WHAT IS HAPPENING IN SYRIA?


The conflict in Syria dates back to March 2011.

It started out as a peaceful protest, with public demonstrations calling for democratic reforms. But the peaceful demonstrations were met by swift government opposition, eventually giving way to a brutal war.

Today, the conflict is complex and violent. It has become an internationally backed power struggle between government forces and a mix of opposition groups – including so called Islamic State. Reports of war crimes are widespread.

Right now, we’re extremely concerned by an increase in airstrikes in the opposition-held province of Idlib.

Working through our partners we’ve supported 250,000 people fleeing the unimaginable danger with essential aid.

After eight long years of prolonged violence, Syria’s future is as uncertain now as it was when the fighting first broke out.

But one thing remains constant; Syria’s civilians continue to pay the price. The future of millions of families still hangs in the balance.

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KEY FACTS


  • The war has lasted eight years, and counting
  • One in four schools have been damaged, destroyed or used for shelter
  • Over half of Syria’s hospitals are no longer functioning
  • Millions of hectares of farmland have been destroyed or abandoned
  • More than half of all Syrians have been forced to flee their homes
  • Over 5.6 million Syrians have become refugees*

*OCHA (United Nations Office For The Coordination Of Humanitarian Affairs), Syrian Arab Republic, About the Crisis

Life in Syria today


Source: Al Jazeera and agencies

The last year has seen a dramatic shift in the power dynamics of the conflict in Syria.

With support from Russia and Iran, the Syrian government has taken back lots of opposition territory around Damascus, as well as parts of the north west and most of the south. Meanwhile Turkey launched an offensive to occupy an enclave in the north west, taking it from the Syrian Kurds.

So called Islamic State has been forced from much of the territory it once controlled. But it still remains a threat and is still capable of launching sporadic attacks across the country.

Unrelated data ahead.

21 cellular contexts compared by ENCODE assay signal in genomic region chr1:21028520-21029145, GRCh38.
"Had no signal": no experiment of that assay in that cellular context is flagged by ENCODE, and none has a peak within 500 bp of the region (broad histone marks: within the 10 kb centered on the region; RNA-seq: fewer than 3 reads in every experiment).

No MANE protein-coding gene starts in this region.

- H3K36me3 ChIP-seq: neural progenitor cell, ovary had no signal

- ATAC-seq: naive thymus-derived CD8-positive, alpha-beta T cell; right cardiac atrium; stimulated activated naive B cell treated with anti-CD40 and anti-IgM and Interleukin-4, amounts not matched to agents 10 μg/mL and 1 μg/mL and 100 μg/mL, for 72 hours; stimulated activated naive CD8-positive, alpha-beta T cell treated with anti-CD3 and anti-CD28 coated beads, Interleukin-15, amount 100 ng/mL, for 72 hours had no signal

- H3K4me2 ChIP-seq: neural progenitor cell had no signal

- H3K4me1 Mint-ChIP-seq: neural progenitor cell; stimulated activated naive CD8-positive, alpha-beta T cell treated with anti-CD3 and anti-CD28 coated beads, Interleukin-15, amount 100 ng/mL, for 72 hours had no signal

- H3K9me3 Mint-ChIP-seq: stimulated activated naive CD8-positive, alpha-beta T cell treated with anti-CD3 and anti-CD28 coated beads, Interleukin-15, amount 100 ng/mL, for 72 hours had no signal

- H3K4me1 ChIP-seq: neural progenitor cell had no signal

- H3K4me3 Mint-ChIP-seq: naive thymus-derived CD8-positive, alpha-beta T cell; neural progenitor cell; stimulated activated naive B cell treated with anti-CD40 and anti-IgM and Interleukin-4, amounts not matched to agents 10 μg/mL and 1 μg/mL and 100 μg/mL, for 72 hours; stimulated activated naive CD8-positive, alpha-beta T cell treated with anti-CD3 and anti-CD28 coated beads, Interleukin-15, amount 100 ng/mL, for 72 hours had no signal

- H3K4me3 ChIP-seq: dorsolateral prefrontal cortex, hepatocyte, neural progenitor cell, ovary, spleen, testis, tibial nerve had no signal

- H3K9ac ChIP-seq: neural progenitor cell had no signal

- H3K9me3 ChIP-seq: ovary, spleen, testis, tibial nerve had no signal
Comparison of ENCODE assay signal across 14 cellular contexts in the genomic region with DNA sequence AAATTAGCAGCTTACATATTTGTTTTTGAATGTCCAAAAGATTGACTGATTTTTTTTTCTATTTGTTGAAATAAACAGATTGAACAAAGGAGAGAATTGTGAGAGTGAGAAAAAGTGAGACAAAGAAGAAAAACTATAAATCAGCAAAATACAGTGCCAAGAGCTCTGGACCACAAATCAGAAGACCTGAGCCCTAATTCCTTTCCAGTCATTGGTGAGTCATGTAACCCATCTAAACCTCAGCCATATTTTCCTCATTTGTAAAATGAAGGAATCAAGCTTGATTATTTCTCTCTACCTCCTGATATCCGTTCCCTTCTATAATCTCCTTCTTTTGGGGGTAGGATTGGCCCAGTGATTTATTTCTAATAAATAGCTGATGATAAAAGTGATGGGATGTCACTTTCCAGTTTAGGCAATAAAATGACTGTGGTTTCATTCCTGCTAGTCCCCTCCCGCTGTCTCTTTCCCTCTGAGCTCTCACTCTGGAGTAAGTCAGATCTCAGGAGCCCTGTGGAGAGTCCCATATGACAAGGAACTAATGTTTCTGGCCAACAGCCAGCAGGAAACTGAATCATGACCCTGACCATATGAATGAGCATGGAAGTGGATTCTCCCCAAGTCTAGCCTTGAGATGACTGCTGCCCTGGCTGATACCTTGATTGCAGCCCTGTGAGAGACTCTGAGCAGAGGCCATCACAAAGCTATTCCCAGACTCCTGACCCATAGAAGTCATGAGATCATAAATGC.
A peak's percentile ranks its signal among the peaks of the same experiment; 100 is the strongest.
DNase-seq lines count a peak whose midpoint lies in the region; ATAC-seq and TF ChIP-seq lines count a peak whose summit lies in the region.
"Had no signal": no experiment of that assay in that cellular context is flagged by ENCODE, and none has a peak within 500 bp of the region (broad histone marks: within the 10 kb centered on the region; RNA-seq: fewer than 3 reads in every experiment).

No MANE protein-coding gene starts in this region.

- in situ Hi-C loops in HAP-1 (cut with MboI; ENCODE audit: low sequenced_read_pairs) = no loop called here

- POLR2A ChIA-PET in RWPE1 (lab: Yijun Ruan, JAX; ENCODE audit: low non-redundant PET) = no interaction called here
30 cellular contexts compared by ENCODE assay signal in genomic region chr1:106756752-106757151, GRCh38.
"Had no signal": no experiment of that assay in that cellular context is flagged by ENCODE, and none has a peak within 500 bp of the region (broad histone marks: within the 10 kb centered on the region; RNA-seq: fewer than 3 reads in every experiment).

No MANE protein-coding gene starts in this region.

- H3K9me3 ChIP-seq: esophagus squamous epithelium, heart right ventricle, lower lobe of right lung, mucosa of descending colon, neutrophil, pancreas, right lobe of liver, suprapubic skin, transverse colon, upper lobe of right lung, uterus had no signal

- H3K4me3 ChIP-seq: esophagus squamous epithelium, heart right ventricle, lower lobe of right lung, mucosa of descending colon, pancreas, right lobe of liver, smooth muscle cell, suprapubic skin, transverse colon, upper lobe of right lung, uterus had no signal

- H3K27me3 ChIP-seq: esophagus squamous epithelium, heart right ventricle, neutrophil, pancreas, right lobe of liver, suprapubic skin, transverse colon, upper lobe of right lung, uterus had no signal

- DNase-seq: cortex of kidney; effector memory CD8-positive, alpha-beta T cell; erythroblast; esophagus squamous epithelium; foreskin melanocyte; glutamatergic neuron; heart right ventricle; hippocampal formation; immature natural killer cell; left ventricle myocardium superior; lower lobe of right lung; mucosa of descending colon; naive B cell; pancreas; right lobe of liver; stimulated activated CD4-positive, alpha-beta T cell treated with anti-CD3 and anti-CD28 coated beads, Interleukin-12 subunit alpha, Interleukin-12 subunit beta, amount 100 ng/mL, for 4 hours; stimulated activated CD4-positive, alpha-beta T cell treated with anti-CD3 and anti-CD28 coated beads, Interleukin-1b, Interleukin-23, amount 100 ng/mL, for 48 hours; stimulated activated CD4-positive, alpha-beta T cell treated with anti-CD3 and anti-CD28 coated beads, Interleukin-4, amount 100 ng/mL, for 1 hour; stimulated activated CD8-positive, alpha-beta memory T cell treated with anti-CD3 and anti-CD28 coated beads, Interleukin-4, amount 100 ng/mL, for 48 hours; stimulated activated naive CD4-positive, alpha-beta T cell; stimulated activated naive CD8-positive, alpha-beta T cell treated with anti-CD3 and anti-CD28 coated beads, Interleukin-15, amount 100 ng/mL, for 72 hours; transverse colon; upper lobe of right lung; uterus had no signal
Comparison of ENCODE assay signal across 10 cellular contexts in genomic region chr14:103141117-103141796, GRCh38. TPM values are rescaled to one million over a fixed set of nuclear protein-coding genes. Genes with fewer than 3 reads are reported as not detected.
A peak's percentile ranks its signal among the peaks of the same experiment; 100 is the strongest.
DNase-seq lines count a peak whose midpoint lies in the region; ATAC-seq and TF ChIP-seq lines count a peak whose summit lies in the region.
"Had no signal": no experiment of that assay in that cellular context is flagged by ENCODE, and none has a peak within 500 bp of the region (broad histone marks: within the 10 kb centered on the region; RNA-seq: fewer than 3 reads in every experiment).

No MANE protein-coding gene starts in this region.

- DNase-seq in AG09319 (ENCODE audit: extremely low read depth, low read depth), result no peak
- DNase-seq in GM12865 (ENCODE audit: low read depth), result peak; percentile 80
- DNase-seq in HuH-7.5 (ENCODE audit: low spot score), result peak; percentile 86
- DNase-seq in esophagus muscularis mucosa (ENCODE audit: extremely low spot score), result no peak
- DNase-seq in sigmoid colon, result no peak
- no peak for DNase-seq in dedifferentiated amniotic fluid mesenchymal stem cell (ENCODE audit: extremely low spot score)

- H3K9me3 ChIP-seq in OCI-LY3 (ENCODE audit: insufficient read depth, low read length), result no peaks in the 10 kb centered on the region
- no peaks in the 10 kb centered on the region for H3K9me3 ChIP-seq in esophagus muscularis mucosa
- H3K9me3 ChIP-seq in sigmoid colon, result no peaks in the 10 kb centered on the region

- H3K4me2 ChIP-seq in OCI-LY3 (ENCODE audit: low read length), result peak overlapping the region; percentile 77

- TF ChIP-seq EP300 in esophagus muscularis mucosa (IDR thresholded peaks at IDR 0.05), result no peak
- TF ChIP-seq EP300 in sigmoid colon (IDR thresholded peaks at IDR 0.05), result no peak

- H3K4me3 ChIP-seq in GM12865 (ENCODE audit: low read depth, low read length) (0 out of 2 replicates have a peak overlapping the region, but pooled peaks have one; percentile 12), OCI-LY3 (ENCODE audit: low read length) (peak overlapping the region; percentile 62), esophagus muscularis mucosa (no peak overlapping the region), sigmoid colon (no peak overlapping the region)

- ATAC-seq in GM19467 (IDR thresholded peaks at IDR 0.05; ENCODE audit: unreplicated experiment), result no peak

Kurdish Forces still hold significant territory in the north east, whilst other armed opposition groups still control small areas throughout the country.

Some families are starting to return home to the areas where fighting has ended. But the situation is still volatile, and the level of destruction will present extreme challenges for these families. 

AIRSTRIKES IN IDLIB


Another increase in airstrikes in the opposition-held province of Idlib has killed or seriously injured innocent people.  

Many civilians and humanitarian workers have been killed so far this month, including women and children. Some of them are sheltering under trees. 

Over 300,000 people have been displaced by the violence so far. While some have left their homes to stay with friends or relatives, others are seeking shelter in camps near the Turkish border.

They are stuck, driven from their homes but unable to leave the country.  

There are fears that if the attacks continue and escalate, they will pave the way for a major ground offensive. This would put up to 3 million people in the path of unimaginable danger.   

How are we helping? 

Families fleeing the unimaginable danger have been supported with tarpaulins and rope, mats, mattresses, blankets, mosquito nets, solar lights, kitchen sets and water carriers. 

HOW ARE WE HELPING?


We’re providing shelter for families who have been forced to leave their homes due to the conflict in Syria.

Syria faces extreme heat in the summer and freezing temperatures in the winter, so our aid is designed to reduce their vulnerablity to weather and environmental extremes.

When families are far from home, and traumatised from their experiences, having a safe place to call home is invaluable. Our aim is to help vulnerable people who are not being reached by other humanitarian organisations.

Working through local partners, ShelterBox has now supported 50,000 families affected by the conflict in Syria and Iraq since 2012. This makes it the largest, most sustained response in our history. 

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